But, nope… rather, it’s fashionable to give these poor-me types the benefit of the doubt.

One of the commenters on the 60 Minutes “The Big Gamble” page put it nicely:

“I’m so sick of hearing about the ONE PERCENT of people who have problems and develop addictions, when 99 PERCENT of those who gamble do so responsibly. What next? A story about fine wine or the beer industry that focuses most of the segment on alcoholism? Fact is, the cost of living in a FREE SOCIETY is that some people can’t govern themselves.”

So, as the world turns, so do people who’ll continue to blame everybody but themselves for their issues, and their own repetitive bad experiences. And, whether those experiences are good or bad, they can only occur, mostly, through our own actions.

As another commenter said:

“She [Stahl] should have explored and reported on compulsive behaviors, and addictive personalities that some people have. Who is the person that gets addicted? Just anyone? She didn’t, or maybe it was edited out, and this left the viewer without a context for understanding that it takes two to tango. 2. Continuing on that point to this, Rendall, I believe, got so upset because Stahl indeed was not hearing or accepting what he was saying — basically that it doesn’t really matter where the casino is, the addictive/compulsive nature in some human beings will seek it (craving) out.”

I’ll salute anyone reading this who is willing to buck up and take a level of ownership for their own results and experiences in life… for understanding that, regardless of what has happened to you in the past (even beyond your direct control), it’s still up to YOU, no one else, to get it right in the present and future.

And, I’ll call you out on anything that reeks of victimitis and thin-skinned beliefs toward what and who you think you should listen to.

For instance, this person — a Facebooker attempting to garner sympathy for her past lack of parental love — I’m sure was looking for agreement on her plight.

Her thinking:  “Remember no matter what age you are… The first five or six years of one’s life formed them! If you didn’t learn to care, share, empathy, compassion etc by five years….. Good luck at any of the other ages!”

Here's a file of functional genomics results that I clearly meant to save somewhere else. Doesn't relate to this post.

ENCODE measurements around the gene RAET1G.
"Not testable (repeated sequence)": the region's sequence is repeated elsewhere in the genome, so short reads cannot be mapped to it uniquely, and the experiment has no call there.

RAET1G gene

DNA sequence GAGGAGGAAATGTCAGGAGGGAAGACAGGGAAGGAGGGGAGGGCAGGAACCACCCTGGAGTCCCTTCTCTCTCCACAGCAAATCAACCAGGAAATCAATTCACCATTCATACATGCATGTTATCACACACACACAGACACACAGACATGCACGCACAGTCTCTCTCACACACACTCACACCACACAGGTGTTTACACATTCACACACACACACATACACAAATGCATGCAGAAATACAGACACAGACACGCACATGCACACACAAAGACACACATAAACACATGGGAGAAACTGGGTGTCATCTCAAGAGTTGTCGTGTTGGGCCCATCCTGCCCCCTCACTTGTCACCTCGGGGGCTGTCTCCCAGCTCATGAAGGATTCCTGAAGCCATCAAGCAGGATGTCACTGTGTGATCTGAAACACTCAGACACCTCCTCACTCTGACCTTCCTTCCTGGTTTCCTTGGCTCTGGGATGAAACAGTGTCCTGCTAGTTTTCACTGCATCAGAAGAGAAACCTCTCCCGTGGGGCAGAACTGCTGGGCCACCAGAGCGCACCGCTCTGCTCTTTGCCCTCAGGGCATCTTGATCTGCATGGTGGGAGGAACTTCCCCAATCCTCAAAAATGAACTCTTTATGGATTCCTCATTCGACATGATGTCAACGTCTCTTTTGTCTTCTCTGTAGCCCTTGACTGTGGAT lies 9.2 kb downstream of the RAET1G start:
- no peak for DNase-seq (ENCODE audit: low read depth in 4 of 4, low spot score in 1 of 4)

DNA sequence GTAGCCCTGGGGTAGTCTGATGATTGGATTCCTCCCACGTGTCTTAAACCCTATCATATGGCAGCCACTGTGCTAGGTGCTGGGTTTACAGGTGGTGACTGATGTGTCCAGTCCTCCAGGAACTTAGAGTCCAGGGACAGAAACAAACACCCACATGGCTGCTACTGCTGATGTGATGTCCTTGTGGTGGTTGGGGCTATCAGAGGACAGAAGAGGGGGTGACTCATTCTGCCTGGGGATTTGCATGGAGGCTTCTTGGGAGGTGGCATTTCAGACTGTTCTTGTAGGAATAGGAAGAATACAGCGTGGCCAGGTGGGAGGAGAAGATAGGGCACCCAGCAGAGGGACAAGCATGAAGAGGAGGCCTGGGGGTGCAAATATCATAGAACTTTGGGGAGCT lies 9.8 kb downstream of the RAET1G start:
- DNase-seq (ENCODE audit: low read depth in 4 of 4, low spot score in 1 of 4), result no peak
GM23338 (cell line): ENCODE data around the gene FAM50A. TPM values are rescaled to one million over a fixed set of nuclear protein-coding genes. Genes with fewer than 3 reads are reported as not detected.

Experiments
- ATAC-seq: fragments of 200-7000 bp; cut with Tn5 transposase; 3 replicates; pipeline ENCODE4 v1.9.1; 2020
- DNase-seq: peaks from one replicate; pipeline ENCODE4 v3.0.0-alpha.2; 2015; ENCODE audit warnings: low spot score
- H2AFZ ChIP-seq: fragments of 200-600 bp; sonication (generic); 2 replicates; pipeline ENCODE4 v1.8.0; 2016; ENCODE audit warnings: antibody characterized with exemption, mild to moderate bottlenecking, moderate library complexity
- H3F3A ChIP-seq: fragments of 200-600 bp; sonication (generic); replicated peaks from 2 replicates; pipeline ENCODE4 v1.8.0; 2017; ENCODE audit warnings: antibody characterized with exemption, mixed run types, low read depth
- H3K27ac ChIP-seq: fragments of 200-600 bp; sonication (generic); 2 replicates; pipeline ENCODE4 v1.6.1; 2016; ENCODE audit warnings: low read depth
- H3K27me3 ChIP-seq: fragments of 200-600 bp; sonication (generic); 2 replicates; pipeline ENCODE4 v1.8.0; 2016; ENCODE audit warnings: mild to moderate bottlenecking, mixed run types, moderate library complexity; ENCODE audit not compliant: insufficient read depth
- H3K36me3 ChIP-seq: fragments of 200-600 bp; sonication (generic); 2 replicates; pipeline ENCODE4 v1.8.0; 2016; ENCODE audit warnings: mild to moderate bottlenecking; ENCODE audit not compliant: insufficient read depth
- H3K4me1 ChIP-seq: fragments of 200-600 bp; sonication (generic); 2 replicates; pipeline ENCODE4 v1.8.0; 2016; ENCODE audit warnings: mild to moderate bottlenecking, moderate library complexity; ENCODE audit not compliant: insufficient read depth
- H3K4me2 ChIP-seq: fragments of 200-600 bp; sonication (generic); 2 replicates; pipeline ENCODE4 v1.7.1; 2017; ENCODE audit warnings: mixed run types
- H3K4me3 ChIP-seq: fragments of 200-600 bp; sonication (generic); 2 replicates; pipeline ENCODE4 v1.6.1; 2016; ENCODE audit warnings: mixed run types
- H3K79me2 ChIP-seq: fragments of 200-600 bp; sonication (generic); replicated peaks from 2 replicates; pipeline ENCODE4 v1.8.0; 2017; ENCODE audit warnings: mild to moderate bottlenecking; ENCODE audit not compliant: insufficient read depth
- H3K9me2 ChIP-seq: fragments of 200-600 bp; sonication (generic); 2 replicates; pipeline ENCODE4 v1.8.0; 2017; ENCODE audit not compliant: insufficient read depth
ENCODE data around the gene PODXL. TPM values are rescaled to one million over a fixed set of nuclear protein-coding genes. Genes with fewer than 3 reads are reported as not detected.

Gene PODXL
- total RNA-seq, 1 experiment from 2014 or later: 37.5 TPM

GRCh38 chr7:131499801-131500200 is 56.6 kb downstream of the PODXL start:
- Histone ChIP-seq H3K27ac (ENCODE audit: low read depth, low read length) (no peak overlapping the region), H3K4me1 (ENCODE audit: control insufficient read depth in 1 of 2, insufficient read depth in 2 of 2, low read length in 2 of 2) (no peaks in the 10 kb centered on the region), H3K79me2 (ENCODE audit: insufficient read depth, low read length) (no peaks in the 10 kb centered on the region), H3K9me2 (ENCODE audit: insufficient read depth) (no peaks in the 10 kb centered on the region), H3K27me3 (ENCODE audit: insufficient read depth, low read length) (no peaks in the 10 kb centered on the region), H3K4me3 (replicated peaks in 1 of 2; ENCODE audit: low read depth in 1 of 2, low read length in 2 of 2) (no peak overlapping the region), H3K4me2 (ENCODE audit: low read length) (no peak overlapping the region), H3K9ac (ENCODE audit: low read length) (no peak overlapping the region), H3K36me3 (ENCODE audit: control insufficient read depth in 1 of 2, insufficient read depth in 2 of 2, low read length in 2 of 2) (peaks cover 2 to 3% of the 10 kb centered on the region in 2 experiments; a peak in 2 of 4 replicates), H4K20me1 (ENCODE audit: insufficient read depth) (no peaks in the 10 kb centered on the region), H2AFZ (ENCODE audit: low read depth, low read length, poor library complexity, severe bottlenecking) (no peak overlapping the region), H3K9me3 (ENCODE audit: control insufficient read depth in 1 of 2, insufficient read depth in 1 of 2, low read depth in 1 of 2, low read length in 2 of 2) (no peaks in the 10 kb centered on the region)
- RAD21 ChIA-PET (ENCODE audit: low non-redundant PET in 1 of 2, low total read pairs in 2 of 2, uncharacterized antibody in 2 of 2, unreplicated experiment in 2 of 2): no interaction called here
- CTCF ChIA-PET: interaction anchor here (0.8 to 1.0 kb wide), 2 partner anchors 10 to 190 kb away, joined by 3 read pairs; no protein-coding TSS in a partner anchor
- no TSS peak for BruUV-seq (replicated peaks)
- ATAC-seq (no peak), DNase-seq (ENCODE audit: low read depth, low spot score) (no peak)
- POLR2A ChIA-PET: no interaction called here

My Reply: “That’s gotta be one of the most defeatist, high and mighty resolute attitudes I’ve seen in awhile. Kinda like saying: ‘hey, your whole ability to express goodness, to love others, is all controlled by your past relationship with your parents.’ Damn, that’s some seriously $%^&ed-up psycho-babble. And, it sure as hell takes away any self-accountable actions for taking the reins of your life and CHANGING YOUR COURSE.”

In closing, dear reader, I’m getting utterly sick over seeing and hearing people who think it’s normal and okay to operate as victim-minded beings and expect people to tell them what they want to hear… that things will get better.

Ah, let’s keep it real here: THEY WON’T… unless you’re willing to start hearing things about you that you need (and must) hear.

Where do you find such honesty about YOU?

Another topic for another time… until then, if you stink up your own bathroom, don’t blame it on the cat, the neighbor, or the repair man.

Get my drift? Hope so!

Filed under: Common Sense, Critical-Thinking, NEWS, Self-Sabotage

10 Responses to “The Big (“Poor Me”) Gamble”

  1. Congratulations – your post is brilliant! I too am so sick of people shoving the blame for everything to someone else. It is a symptom of society here in Australia as well and will devastate us if this way of thinking does not change.

    Our young ones are absorbing wrong thinking and becoming less and less self motivated and self responsible. Many, to save money, are staying at home longer – even into their 30s – and being looked after like children. What effects will this have into the future? Pretty scary I think! Cheers from Terri in Brisbane, Australia

    [ Barry’s Reply ] – Thank you, Terri, for the kind comments. Your assertion that there is indeed “wrong thinking” in the world is spot on. Some fundamentalist LOAers will take issue with such a bold judgemental statement. Yet, when push comes to shove, RESULTS don’t lie! – so, if we’re not getting or experiencing what we’ve set out to get or experience, there is something truly “wrong” with our thinking (beliefs, internal self-talk, notions about what is possible, etc.). Keep up the change-making in Aussie land.

  2. I agree with you. There is way too much victim thinking. People must be willing to take responsibility for every choice of action they choose to take.

  3. Barry.. right-on… AMEN brother… bravo… kudos…

    What a crock of [biased T.V. reporting] crap…seriously.